ARM’s continuous measurements and field campaigns are helping advance climate science.

Scientists from around the world conduct research using data from ARM’s continuous measurements and field campaigns. ARM’s contributions to atmospheric science can be seen in science publications and research highlights.

Field Campaigns

Field campaigns provide a means for scientists to augment or modify the configuration of the ARM facility to address specific science issues. Campaigns range in complexity from deploying a single instrument to deploying an ARM Mobile Facility to remote locations around the world. As a scientific user facility, any scientist can submit a proposal to do field campaigns at ARM’s atmospheric observatories.


Data from ARM’s continuous measurements and field campaigns at sites around the world are a vital asset to atmospheric researchers. Research results are published in scientific journal articles, conference publications, and presentations.

Research Highlights

Publications in scientific journals represent tangible evidence of ARM’s contribution to advances in almost all areas of atmospheric radiation and cloud research. ARM’s Research Highlights summarize recently published research results.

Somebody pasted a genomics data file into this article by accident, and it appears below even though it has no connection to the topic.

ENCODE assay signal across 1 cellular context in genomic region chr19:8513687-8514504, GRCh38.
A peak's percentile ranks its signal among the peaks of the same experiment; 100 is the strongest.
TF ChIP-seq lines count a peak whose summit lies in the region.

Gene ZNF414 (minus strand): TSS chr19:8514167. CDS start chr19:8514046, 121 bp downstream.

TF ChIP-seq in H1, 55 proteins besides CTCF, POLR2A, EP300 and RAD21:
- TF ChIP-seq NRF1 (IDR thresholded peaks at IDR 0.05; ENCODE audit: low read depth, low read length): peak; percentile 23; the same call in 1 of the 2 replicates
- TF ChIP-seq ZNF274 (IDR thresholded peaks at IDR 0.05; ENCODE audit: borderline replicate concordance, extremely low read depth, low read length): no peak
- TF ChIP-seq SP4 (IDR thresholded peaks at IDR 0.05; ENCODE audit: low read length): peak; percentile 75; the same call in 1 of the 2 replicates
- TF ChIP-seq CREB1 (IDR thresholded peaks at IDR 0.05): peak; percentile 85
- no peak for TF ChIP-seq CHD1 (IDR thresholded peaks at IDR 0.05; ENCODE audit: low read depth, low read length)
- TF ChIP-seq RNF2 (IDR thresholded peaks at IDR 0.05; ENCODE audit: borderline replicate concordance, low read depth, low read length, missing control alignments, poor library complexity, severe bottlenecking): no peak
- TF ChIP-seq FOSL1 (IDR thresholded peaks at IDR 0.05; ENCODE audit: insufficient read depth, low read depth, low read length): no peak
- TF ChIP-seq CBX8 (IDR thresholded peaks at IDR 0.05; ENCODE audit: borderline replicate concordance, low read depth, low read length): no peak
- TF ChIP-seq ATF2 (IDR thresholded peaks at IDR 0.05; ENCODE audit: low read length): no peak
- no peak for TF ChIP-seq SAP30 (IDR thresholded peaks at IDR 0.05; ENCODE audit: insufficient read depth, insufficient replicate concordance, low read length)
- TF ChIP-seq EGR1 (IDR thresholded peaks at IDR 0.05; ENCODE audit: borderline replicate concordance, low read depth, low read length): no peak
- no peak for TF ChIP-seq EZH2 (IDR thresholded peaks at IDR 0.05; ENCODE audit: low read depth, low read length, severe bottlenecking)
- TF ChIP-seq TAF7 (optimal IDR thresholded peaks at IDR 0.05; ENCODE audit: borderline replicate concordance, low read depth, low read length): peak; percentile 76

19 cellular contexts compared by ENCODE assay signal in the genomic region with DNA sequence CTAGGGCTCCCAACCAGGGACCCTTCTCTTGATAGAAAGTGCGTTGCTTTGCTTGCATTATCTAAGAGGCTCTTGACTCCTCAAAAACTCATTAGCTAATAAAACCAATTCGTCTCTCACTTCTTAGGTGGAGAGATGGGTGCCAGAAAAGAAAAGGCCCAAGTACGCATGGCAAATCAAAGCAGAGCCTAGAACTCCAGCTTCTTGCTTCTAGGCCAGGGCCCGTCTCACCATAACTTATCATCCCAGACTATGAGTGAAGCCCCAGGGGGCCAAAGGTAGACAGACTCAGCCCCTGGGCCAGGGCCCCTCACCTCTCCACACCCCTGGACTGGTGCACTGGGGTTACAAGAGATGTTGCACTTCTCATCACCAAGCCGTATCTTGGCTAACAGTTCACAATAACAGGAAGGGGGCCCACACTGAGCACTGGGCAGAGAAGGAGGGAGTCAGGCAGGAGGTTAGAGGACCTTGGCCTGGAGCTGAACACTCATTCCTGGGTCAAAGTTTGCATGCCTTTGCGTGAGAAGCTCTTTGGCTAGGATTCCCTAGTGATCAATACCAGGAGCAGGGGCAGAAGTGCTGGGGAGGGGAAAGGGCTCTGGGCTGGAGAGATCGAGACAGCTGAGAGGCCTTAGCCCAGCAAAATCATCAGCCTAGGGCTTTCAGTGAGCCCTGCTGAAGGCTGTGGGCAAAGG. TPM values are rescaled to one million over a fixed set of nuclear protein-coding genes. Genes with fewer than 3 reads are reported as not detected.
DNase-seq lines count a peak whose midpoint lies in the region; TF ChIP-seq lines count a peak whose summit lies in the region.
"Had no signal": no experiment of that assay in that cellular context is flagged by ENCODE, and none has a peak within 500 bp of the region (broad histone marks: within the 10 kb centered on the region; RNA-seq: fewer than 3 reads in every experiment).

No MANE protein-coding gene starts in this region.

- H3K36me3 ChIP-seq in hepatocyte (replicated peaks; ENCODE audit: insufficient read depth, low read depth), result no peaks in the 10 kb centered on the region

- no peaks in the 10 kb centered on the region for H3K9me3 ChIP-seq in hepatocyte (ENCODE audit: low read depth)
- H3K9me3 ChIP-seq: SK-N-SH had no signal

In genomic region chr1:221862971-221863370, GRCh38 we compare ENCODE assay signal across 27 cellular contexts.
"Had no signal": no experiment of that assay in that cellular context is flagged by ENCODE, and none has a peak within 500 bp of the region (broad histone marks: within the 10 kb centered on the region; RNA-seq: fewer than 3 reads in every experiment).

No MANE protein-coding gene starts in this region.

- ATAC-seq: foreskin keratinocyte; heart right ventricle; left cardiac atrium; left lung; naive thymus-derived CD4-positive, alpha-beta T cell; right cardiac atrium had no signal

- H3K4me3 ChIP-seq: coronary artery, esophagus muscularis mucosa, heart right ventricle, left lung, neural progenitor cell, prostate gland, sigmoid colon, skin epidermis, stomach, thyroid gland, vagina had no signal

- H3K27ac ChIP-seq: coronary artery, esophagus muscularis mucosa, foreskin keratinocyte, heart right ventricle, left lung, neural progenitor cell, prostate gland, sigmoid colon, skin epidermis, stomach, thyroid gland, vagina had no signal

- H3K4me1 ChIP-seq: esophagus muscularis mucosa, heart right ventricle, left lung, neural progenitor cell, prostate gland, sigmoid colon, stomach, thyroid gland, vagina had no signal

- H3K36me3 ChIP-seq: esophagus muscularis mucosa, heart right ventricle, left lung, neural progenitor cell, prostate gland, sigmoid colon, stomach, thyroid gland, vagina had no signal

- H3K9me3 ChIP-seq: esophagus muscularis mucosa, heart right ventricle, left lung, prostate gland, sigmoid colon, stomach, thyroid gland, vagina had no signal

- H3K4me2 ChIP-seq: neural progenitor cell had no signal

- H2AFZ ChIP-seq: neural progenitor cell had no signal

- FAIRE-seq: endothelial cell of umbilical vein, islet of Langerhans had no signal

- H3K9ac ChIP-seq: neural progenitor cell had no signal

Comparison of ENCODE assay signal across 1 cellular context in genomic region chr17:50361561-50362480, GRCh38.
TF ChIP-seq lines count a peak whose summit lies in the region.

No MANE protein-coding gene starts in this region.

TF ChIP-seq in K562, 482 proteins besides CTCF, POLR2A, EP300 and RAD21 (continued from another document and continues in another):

Recent Highlights

Atmospheric measurements guide model toward improved prediction of clouds

10 November 2020

Fast, Jerome D

Supported by: ARM ASR

Research area: Cloud Processes

Accurately predicting the life cycle of shallow convective clouds is a challenging task. Atmospheric models sometimes show errors when trying to reproduce realistic daytime meteorological conditions in the boundary layer, which is the turbulent zone stretching from the ground upward to roughly two kilometers into the atmosphere where shallow convective [...]

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A more general paradigm for understanding marine boundary-layer decoupling

3 November 2020

Zheng, Youtong Youtong Zheng

Supported by: ARM ASR

Research area: Cloud Processes

Most prior studies on the decoupling of a stratocumulus-topped boundary layer (STBL) are focused on subtropics where cold air advection with moderate strength is dominant. This study expands across a wider spectrum of temperature advection spanning from moderately strong warm air advection to extremely strong cold air advection.

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